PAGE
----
Few novelists can create work that combines science, philosophy, art, and adventure into stories that shape the form and trajectory of emerging culture—popular and collective. The seminal cyberpunk anthology Mirrorshades (1986), assembled and edited by Bruce Sterling, introduced the wider world to William Gibson, Pat Cadigan, Rudy Rucker, John Shirley and others whose individual stars still burn bright. Sterling’s incisive take-no-prisoners Preface could be considered the Cyberpunk Manifesto, and it’s difficult to overestimate the movement’s influence—disruptive and liberating—on so-called hard science fiction and even the austere realms of post-postmodernism. Read more »

A Review of A Natural History of Hell, by Jeffrey Ford

review by Paul StJohn Mackintosh
book review of A natural history of hell by Jeffrey ford, at See the Elephant MagazineHellishly Good Stories

Veteran fantasy, science fiction, weird, and fantastic writer Jeffrey Ford has accumulated awards like it was going out of fashion: multiple World Fantasy and Shirley Jackson Awards, Nebula Award, Edgar Allan Poe Award …

A Natural History of Hell, from the enterprising and frequently delightful Small Beer Press, brings together 13 very diverse examples of his work, all of them except the opener, “The Blameless,” first published in various venues over the past four years, including one Shirley Jackson Award winner, the delirious Japanese yakuza weird slayride “A Natural History of Autumn.”

This collection pretty much picks up where the last Jeffrey Ford collection leaves off, but you only have to read it to know just why that is such a good thing. And if you haven’t yet had that pleasure, trust me, you should. Read more »

A Review of The Language of Dying, by Sarah Pinborough

by Lauren Colie

the-language-of-dying-sarah-pinboroughThe Wasting Agony of Waiting

The deep kernel of anger that has since burned you hollow. The petty betrayals and muddled affections of a broken family. The wordless sorrow of watching parents, those mighty Titans, crumbling in like a rotten egg, stinking, seeping into nothingness.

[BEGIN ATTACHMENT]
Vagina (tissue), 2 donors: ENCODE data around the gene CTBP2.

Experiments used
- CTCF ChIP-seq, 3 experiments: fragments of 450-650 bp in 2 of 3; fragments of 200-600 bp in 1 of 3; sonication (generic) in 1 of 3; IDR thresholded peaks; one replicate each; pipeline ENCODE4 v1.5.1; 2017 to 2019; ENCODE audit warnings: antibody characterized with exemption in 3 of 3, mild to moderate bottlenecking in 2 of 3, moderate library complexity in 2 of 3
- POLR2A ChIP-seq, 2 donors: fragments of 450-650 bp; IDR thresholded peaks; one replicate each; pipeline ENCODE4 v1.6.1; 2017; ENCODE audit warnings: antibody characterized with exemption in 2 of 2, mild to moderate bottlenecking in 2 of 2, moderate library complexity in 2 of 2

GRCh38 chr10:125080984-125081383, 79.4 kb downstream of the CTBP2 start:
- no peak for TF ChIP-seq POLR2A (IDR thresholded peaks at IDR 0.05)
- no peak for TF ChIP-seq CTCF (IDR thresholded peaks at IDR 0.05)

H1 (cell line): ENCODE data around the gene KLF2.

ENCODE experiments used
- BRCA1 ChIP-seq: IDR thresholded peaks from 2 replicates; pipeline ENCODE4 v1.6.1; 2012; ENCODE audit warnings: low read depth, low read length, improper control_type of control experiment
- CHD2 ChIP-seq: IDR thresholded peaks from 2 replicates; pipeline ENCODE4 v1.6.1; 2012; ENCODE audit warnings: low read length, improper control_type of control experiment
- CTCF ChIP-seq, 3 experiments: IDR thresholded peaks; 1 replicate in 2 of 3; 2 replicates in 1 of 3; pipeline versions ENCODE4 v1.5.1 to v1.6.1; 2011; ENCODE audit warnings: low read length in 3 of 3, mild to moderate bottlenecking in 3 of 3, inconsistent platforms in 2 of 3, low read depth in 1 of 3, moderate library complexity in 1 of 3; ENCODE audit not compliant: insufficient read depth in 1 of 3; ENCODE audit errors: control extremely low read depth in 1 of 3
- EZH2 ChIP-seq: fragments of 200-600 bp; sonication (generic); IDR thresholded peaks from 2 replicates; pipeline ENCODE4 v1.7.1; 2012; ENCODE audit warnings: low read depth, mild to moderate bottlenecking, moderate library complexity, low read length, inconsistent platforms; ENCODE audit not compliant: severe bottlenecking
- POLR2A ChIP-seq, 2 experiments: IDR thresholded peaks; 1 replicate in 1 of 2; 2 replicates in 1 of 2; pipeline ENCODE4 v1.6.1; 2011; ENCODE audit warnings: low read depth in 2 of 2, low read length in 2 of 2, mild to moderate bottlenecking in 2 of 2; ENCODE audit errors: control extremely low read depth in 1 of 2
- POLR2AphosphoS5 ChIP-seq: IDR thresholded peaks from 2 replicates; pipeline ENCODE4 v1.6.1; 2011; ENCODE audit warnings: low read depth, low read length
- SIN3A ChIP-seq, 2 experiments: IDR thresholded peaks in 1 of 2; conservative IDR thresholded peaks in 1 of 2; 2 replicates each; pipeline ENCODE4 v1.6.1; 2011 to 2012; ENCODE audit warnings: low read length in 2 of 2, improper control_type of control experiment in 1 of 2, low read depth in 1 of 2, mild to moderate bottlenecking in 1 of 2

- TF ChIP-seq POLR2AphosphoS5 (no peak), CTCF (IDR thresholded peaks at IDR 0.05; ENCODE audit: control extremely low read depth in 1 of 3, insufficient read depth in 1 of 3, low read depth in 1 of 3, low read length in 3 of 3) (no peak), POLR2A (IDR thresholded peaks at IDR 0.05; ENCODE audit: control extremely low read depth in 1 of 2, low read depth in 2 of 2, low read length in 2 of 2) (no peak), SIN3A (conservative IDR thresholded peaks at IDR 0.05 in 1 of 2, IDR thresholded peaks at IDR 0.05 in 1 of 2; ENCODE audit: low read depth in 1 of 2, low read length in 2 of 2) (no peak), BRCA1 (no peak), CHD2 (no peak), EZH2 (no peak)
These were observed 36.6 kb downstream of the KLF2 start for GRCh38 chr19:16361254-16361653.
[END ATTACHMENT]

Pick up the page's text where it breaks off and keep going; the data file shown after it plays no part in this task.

Sarah Pinborough holds aloft: death. In your eyes, your ears, filling your nose with the unpleasant emissions as a soul passes on – this is The Language of Dying. Read more »

A Review of The Fisherman, a novel by John Langan

Review by Paul StJohn Mackintosh

review of The Fisherman by John Langan,Draw Out Leviathan

Horror author and scholar John Langan has produced some of the new century’s most representative dark and weird tales, the kind of work that anyone getting into the modern genre cannot ignore, not least because they so perceptively interrogate the entire tradition. Any new book by him, then, is an event, and The Fisherman does not disappoint – it’s a Leviathan of a story, from the very excellent Word Horde. No spoiler alert needed here, really, but when Abe and Dan, both widowers, light out to Dutchman’s Creek in upstate New York for some fishing, they pull up some real monsters, cryptozoological and personal, but also ontological and spiritual. For these are very deep waters indeed.

Langan is a formidably learned and sophisticated writer, and this tale as much as many of his others is about storytelling and the act of spinning a yarn in itself, as much as the ostensible topic of the tale. “I’ve been fishing for a long time, now, and as you might guess, I know a story or two. That’s what fishermen are, right? Storytellers,” says Abe. The nested box construction of The Fisherman takes readers in to the heart of the mystery through a series of concentric tales stretching over a hundred years – only to leap out of the heart of the maze and grab you at the end. By that time, you’ll have been initiated into the dark presence of Der Fischer, the other things that lurk beneath the waters of Dutchman’s Creek, and even grimmer bottom dwellers under the surface of the world. Read more »

Review of Black Propaganda: Dark Stories by Paul StJohn Mackintosh

Cover art, Black Propaganda by Paul StJohn Mackintoshby Nicholas Shipman

Paul StJohn Mackintosh’s new collection is comprised of haunting tales both new and previously published. In these stories you will find worlds achingly familiar and eerily alien, the light of love coexisting with the darkest spasms of violent emotion and cruel detachment which may be found in the human spirit. Read more »

A Review of Greener Pastures, by Michael Wehunt

by Paul St. John Mackintosh

greenerpastures_smOblique Strategies

Georgia native Michael Wehunt has quietly, almost unobtrusively made a name for himself as a major figure in modern dark and weird fiction, and this first collection of eleven of his stories sets the seal on that endeavor. To say that the book comes garlanded with plaudits is a woeful understatement: The list of praise and compliments reads like a who’s who of the best and most brilliant living horror and dark fiction writers. Read more »